Role of mesophyll CO₂ diffusion and large-scale disturbances in the interactions between climate and carbon cycles




Sun, Ying, active 2013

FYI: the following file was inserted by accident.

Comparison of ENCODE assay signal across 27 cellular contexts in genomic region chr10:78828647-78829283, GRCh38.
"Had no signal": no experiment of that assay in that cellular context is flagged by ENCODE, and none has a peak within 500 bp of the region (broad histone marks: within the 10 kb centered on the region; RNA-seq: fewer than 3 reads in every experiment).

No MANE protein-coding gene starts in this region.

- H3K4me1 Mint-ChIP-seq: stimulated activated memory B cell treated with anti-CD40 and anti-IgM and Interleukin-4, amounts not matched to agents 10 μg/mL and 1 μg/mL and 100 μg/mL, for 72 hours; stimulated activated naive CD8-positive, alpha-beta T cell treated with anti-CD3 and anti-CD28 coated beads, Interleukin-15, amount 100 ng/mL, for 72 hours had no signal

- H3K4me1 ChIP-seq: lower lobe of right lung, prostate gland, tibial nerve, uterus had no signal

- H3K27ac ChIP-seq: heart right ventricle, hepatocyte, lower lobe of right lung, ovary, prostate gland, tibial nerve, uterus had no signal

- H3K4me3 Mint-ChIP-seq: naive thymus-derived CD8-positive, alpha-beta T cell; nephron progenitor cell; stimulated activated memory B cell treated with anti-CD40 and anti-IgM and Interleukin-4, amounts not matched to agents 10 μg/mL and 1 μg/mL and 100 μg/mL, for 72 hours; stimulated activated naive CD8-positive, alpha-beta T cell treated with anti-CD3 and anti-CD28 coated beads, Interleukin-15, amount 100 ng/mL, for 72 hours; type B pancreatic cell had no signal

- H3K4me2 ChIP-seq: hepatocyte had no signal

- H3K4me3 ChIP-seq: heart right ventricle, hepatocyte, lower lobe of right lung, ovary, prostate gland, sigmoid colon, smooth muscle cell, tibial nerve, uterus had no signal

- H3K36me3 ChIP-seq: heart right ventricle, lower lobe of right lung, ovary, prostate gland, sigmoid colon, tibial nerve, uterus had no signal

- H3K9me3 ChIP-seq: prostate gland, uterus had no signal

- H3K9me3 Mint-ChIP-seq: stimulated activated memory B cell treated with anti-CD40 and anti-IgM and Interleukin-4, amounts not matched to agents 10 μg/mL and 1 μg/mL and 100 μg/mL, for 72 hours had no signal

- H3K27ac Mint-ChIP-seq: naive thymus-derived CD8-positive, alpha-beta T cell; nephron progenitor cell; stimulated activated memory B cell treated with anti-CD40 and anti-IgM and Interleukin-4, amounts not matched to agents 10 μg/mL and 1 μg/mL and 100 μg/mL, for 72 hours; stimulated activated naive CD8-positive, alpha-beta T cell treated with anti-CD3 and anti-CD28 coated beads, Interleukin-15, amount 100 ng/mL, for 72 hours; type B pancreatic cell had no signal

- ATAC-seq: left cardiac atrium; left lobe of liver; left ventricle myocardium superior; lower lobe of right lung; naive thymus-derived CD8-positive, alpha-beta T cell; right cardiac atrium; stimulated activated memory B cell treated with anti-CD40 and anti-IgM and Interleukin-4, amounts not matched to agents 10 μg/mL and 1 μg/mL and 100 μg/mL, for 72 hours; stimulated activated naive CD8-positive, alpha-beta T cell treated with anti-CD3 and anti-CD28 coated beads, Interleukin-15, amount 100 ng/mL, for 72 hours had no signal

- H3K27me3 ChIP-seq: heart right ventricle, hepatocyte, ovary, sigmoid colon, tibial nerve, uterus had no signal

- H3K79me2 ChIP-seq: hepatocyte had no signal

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Reliable prediction of climate change and its impact on and feedbacks from terrestrial carbon cycles requires realistic representation of physiological and ecological processes in coupled climate-carbon models. This is hampered by various deficiencies in model structures and parameters. The goal of my study is to improve model realism by incorporating latest advances of fundamental eco-physiological processes and further to use such improved models to investigate climate-carbon interactions at regional to global scales. I focus on the CO₂ diffusion within leaves (a key plant physiological process) and large-scale disturbances (a fundamental ecological process) as extremely important but not yet in current models. The CO₂ diffusion within plant leaves is characterized by mesophyll conductance (g[subscript m]), which strongly influences photosynthesis. I developed a g[subscript m] model by synthesizing new advances in plant-physiological studies and incorporated this model into the Community Land Model (CLM), a state-of-art climate-carbon model. I updated associated photosynthetic parameters based on a large dataset of leaf gas exchange measurements. Major findings are: (1) omission of g[subscript m] underestimates the maximum carboxylation rate and distorts its relationships with other parameters, leading to an incomplete understanding of leaf-level photosynthesis machinery; (2) proper representation of g[subscript m] is necessary for climate-carbon models to realistically predict carbon fluxes and their responsiveness to CO₂ fertilization; (3) fine tuning of parameters may compensate for model structural errors in contemporary simulations but introduce large biases in future predictions. Further, I have corrected a numerical deficiency of CLM in its calculation of carbon/water fluxes, which otherwise can bias model simulations. Large-scale disturbances of terrestrial ecosystems strongly affect their carbon sink strength. To provide insights for modeling these processes, I used satellite products to examine the temporal-spatial patterns of greenness after a massive ice storm. I found that the greenness of impacted vegetation recovered rapidly, especially in lightly and severely impacted regions. The slowest rebound occurred over moderately impacted areas. This nonlinear pattern was caused by an integrated effect of natural regrowth and human interventions. My results demonstrate mechanisms by which terrestrial carbon sinks could be significantly affected and help determine how these sinks will behave and so affect future climate.



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